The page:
Dubai: After the Indian government amended cash limit rules earlier this year, it also made PAN or Aadhaar number mandatory for certain cash deposits and withdrawals. But does this apply to NRIs?
India’s Central Board of Direct Taxes (CBDT) issued a notification that cash deposits and withdrawals in a financial year of over Rs2 million (Dh93,041) when opening of current account or cash credit account with a bank, requires all Indians to furnish PAN or Aadhaar.
(A Permanent Account Number or PAN card, issued by the Indian Income Tax Department, and an Aadhar, a government-issued 12 digit identification number, are two ID documents assigned to each Indian citizen who either resides or looks to reside in India, while transacting amounts in Indian rupees.)
What does the statement mean and what has changed?
As per the notification, ‘every person, at the time of entering into a transaction [must] quote his permanent account number (PAN) or Aadhaar number and every person, who receives such documents, shall ensure that the said number has been duly quoted and authenticated’.
What this means is that prior to this government alert, your bank was already required to ensure that such transactions have PAN. But now your bank will be required to keep the PAN in the bank's records and inform the same to the Income tax department regarding such financial transactions.
Earlier, as per income tax norms, PAN was mandatorily required in case of cash deposit exceeding Rs50,000 (Dh2,325) in a single day, but no annual aggregate limit for cash deposits was given before. While there was no limit for cash withdrawal, which has been prescribed now.
What if one does not furnish or have PAN? Are there fines?
The notification specifies how ‘every person’ making a cash deposit and withdrawal aggregating to Rs2 million (Dh93,041) or more in the financial year in one or more bank accounts are to reveal their PAN.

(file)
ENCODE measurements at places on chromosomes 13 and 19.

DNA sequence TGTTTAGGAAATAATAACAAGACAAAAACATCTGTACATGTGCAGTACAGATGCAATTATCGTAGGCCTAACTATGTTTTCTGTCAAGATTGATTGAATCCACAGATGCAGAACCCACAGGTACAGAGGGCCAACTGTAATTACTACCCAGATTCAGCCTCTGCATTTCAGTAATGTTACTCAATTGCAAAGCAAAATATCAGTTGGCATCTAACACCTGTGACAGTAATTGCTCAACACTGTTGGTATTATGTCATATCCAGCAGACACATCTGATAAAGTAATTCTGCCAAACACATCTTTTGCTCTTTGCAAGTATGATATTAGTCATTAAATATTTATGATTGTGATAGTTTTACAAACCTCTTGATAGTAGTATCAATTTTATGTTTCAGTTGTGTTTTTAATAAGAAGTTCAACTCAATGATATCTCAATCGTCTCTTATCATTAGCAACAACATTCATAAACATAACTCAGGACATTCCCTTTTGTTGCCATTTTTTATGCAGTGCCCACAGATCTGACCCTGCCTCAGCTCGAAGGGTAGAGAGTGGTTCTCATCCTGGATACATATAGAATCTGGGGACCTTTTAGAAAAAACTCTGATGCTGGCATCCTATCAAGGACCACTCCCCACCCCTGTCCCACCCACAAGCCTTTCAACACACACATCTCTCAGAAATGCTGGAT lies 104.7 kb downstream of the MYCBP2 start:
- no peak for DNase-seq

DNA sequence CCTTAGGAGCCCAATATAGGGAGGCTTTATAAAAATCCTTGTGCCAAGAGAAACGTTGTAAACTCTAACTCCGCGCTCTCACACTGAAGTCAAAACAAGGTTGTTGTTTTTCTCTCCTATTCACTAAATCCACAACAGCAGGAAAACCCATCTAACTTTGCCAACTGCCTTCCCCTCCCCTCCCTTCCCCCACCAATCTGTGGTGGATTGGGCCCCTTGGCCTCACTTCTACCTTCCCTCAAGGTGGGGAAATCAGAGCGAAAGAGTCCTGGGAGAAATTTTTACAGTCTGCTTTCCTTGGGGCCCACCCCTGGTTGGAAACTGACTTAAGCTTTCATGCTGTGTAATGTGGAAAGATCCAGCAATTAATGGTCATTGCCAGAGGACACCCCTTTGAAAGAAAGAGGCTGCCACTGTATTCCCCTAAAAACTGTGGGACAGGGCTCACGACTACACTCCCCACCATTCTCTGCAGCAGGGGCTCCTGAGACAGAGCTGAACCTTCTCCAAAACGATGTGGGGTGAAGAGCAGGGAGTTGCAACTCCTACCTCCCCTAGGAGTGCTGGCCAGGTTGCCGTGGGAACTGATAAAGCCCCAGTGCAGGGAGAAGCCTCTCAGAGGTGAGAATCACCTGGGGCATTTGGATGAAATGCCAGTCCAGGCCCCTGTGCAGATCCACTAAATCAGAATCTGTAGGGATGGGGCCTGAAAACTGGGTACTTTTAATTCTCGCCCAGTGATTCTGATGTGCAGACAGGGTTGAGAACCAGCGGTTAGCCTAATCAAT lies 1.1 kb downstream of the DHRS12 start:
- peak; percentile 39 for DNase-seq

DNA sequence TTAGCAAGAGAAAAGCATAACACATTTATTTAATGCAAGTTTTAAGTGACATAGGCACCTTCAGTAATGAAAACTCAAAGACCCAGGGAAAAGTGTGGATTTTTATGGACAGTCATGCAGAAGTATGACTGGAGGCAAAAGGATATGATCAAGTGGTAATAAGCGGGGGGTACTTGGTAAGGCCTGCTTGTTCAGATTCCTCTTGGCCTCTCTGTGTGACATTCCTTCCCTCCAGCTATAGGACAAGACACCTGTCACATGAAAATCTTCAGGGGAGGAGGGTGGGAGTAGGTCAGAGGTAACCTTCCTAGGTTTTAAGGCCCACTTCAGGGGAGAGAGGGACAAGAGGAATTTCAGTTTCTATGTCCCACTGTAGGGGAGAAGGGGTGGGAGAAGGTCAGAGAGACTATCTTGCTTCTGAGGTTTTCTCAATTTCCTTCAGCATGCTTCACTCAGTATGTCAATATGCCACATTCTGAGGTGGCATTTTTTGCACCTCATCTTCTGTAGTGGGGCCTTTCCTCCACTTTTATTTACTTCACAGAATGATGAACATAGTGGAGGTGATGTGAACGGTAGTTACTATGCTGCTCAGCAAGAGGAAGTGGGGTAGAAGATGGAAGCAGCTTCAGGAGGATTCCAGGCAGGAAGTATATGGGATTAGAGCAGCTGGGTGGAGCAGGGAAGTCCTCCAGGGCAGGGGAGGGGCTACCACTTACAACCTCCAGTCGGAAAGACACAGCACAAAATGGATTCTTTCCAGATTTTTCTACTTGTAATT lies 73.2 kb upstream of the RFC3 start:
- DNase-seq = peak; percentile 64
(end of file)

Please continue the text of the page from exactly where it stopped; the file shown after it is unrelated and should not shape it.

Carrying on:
If not, he or she would not be able to perform such transactions. Paying or receiving cash above the limits set is also punishable by a steep penalty of up to 100 per cent of the amount paid or received.
Individuals who do not have a PAN need to apply for a PAN at least seven days before entering any transaction of above Rs50,000 (Dh2,325) a day or above Rs2 million (Dh93,041) a financial year.
Why did the changes come into effect? Are there more changes?
The Income Tax department, along with other central government departments, has been updating and amending rules to reduce the risk of financial fraud, illicit money transactions and other money crimes over the past few years, and tax experts suggest this move in line with this.
“The government also monitors receiving cash worth more than Rs200,000 (Dh9,303) to restrict the use of cash in high-value transactions. So, a person cannot accept more than Rs200,000 (Dh9,303) in cash, not even from close family,” said an independent tax consultant Brijesh Meti based in India.
Since the rules are applicable since May 26, experts also opine how authorities may need to clarify whether the transactions are undertaken prior to May 26, shall be considered for computing the aggregate value of Rs2 million (Dh93,041) for this financial year or not.
Does this apply to Non-Resident Indian (NRI) transactions?
While PAN may be required, this rule doesn’t apply to NRIs when it comes to having Aadhar, clarified Dixit Jain, Managing Director at The Tax Experts DMCC.
“It is not mandatory for NRIs, as NRIs are not mandatorily required to have an Aadhar card, even though they can easily apply for one when they come to India,” Dixit Jain added. “However, PAN may be required.”
In other words, more than this rule change impacting NRIs who would have already added PAN details to their bank accounts, as initially required by banks, it is aimed at getting banks to keep the PAN on record, and not seek PAN with each transaction, and officially declare any withdrawals over Rs2 million.
While PAN may be required, this rule doesn’t apply to NRIs when it comes to having Aadhar
“India's income tax laws prohibit cash transactions above Rs200,000 (Dh9,303), which is also the limit when accepting donations from a single person on a single occasion,” Meti added. “Those who accept hard cash over this amount violating this clause may face a penalty equivalent to the amount received.”
If a person takes a liquid or hard cash loan from a financial institution or a friend, the total amount cannot exceed Rs20,000 (Dh930), a norm that applies when repaying loans as well. “The repayment of a Rs20,000 (Dh930) loan must be made through a financial channel,” Meti explained.
“In a property transaction, the maximum hard cash allowed is also Rs20,000 (about Dh1,000). The limit remains the same even if a property seller accepts an advance.”